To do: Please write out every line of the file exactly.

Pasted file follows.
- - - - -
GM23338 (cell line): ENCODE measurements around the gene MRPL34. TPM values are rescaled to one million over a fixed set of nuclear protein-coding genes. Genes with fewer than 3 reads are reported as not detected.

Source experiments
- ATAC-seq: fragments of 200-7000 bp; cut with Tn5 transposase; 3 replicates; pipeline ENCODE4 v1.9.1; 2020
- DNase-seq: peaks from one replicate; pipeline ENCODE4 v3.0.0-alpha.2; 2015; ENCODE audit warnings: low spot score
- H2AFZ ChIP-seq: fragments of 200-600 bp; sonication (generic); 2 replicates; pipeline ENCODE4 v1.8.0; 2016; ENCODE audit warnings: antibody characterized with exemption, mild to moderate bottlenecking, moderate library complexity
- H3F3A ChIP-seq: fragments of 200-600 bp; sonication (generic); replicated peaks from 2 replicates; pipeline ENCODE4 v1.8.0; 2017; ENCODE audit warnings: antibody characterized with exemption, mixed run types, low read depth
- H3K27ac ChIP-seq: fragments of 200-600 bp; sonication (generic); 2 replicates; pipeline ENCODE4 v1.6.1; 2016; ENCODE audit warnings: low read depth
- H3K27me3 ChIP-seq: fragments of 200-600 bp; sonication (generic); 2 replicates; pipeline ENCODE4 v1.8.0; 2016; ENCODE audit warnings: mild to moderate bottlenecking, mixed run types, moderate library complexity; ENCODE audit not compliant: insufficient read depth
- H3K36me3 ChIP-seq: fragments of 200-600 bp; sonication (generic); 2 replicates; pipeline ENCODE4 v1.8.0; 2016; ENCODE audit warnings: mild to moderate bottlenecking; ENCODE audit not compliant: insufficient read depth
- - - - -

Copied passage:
GM23338 (cell line): ENCODE measurements around the gene MRPL34. TPM values are rescaled to one million over a fixed set of nuclear protein-coding genes. Genes with fewer than 3 reads are reported as not detected.

Source experiments
- ATAC-seq: fragments of 200-7000 bp; cut with Tn5 transposase; 3 replicates; pipeline ENCODE4 v1.9.1; 2020
- DNase-seq: peaks from one replicate; pipeline ENCODE4 v3.0.0-alpha.2; 2015; ENCODE audit warnings: low spot score
- H2AFZ ChIP-seq: fragments of 200-600 bp; sonication (generic); 2 replicates; pipeline ENCODE4 v1.8.0; 2016; ENCODE audit warnings: antibody characterized with exemption, mild to moderate bottlenecking, moderate library complexity
- H3F3A ChIP-seq: fragments of 200-600 bp; sonication (generic); replicated peaks from 2 replicates; pipeline ENCODE4 v1.8.0; 2017; ENCODE audit warnings: antibody characterized with exemption, mixed run types, low read depth
- H3K27ac ChIP-seq: fragments of 200-600 bp; sonication (generic); 2 replicates; pipeline ENCODE4 v1.6.1; 2016; ENCODE audit warnings: low read depth
- H3K27me3 ChIP-seq: fragments of 200-600 bp; sonication (generic); 2 replicates; pipeline ENCODE4 v1.8.0; 2016; ENCODE audit warnings: mild to moderate bottlenecking, mixed run types, moderate library complexity; ENCODE audit not compliant: insufficient read depth
- H3K36me3 ChIP-seq: fragments of 200-600 bp; sonication (generic); 2 replicates; pipeline ENCODE4 v1.8.0; 2016; ENCODE audit warnings: mild to moderate bottlenecking; ENCODE audit not compliant: insufficient read depth